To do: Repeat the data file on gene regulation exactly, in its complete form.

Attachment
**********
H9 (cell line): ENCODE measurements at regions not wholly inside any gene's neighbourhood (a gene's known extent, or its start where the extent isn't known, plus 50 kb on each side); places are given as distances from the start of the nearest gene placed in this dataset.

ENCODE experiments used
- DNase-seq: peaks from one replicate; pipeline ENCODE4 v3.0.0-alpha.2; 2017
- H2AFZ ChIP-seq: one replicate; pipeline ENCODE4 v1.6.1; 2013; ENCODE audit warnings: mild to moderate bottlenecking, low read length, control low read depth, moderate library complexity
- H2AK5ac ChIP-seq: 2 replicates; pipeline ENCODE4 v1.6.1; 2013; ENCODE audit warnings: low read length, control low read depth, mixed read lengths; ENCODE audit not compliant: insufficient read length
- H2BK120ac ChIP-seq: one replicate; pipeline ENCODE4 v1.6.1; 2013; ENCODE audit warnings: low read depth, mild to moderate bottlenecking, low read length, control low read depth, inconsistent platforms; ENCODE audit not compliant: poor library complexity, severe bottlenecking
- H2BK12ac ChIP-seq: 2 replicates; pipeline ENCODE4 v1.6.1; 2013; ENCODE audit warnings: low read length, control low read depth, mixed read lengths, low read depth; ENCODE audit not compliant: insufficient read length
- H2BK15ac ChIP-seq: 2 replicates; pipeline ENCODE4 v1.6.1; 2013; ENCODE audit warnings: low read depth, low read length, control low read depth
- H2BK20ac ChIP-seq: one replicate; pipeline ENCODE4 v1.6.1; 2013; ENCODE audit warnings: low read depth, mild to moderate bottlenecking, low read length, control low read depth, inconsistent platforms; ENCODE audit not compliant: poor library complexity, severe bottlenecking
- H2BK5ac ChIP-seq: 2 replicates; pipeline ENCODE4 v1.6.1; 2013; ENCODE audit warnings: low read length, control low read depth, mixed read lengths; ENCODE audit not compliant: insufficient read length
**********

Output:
H9 (cell line): ENCODE measurements at regions not wholly inside any gene's neighbourhood (a gene's known extent, or its start where the extent isn't known, plus 50 kb on each side); places are given as distances from the start of the nearest gene placed in this dataset.

ENCODE experiments used
- DNase-seq: peaks from one replicate; pipeline ENCODE4 v3.0.0-alpha.2; 2017
- H2AFZ ChIP-seq: one replicate; pipeline ENCODE4 v1.6.1; 2013; ENCODE audit warnings: mild to moderate bottlenecking, low read length, control low read depth, moderate library complexity
- H2AK5ac ChIP-seq: 2 replicates; pipeline ENCODE4 v1.6.1; 2013; ENCODE audit warnings: low read length, control low read depth, mixed read lengths; ENCODE audit not compliant: insufficient read length
- H2BK120ac ChIP-seq: one replicate; pipeline ENCODE4 v1.6.1; 2013; ENCODE audit warnings: low read depth, mild to moderate bottlenecking, low read length, control low read depth, inconsistent platforms; ENCODE audit not compliant: poor library complexity, severe bottlenecking
- H2BK12ac ChIP-seq: 2 replicates; pipeline ENCODE4 v1.6.1; 2013; ENCODE audit warnings: low read length, control low read depth, mixed read lengths, low read depth; ENCODE audit not compliant: insufficient read length
- H2BK15ac ChIP-seq: 2 replicates; pipeline ENCODE4 v1.6.1; 2013; ENCODE audit warnings: low read depth, low read length, control low read depth
- H2BK20ac ChIP-seq: one replicate; pipeline ENCODE4 v1.6.1; 2013; ENCODE audit warnings: low read depth, mild to moderate bottlenecking, low read length, control low read depth, inconsistent platforms; ENCODE audit not compliant: poor library complexity, severe bottlenecking
- H2BK5ac ChIP-seq: 2 replicates; pipeline ENCODE4 v1.6.1; 2013; ENCODE audit warnings: low read length, control low read depth, mixed read lengths; ENCODE audit not compliant: insufficient read length